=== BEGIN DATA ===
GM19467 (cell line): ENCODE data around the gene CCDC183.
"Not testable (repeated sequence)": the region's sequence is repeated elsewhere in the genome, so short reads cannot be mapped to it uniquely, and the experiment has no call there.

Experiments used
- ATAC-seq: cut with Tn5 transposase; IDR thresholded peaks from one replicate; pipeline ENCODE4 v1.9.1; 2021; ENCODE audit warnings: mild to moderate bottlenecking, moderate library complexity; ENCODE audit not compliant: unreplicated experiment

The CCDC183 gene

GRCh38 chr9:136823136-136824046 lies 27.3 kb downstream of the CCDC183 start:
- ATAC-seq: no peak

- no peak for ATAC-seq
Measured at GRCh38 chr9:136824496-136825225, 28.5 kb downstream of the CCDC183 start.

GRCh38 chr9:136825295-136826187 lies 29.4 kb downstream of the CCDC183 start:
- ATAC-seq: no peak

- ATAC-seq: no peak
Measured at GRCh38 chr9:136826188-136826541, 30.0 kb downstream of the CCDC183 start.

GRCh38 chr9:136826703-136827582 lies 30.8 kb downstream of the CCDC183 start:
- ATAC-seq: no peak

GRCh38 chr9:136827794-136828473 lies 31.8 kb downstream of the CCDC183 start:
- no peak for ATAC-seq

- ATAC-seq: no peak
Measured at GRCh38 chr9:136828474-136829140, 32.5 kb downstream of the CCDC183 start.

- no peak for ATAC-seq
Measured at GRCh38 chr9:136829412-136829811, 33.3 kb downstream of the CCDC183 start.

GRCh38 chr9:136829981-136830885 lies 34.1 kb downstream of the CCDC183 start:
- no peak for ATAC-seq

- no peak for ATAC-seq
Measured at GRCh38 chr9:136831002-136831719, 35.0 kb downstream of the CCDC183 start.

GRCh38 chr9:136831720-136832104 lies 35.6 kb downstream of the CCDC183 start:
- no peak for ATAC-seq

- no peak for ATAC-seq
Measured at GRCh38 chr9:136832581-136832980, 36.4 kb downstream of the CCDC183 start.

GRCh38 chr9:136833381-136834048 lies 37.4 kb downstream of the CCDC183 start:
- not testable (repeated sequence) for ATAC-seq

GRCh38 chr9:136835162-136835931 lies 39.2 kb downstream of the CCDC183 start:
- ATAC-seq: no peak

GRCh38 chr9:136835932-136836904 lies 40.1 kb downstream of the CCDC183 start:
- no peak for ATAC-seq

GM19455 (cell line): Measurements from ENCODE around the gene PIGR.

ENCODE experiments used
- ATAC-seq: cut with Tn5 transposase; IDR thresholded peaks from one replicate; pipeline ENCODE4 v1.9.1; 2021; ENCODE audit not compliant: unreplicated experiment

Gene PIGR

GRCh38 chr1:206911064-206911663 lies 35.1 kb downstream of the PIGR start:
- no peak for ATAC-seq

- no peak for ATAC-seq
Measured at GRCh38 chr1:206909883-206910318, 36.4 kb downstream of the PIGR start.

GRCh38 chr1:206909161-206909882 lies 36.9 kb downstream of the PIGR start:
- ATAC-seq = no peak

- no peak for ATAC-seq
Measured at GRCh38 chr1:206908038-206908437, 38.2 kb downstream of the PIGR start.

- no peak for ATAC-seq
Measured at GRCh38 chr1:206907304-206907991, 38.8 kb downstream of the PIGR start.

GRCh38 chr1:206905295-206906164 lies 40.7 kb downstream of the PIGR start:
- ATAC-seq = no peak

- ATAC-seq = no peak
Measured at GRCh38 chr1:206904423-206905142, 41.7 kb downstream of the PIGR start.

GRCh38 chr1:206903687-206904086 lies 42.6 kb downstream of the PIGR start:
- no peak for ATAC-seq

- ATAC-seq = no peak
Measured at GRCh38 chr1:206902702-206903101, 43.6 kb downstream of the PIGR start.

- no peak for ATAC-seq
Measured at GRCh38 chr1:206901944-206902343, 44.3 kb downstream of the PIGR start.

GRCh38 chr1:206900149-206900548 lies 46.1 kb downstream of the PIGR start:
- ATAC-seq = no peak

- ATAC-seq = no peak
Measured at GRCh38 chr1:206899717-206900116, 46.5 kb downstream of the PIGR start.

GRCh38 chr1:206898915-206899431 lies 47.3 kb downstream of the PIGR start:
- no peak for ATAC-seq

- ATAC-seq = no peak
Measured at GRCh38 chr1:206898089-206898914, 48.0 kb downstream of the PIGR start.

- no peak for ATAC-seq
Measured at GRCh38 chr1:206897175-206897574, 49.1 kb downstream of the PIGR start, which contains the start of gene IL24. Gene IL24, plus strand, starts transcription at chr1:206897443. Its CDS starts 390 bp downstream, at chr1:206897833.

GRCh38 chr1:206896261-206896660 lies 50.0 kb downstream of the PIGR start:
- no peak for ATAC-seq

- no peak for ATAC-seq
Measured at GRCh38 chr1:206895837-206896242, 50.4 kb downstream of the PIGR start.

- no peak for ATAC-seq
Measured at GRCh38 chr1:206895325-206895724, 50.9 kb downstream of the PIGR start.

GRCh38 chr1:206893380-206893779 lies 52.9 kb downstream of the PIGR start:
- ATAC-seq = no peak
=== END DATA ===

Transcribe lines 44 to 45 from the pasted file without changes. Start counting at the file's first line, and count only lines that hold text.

GRCh38 chr1:206909161-206909882 lies 36.9 kb downstream of the PIGR start:
- ATAC-seq = no peak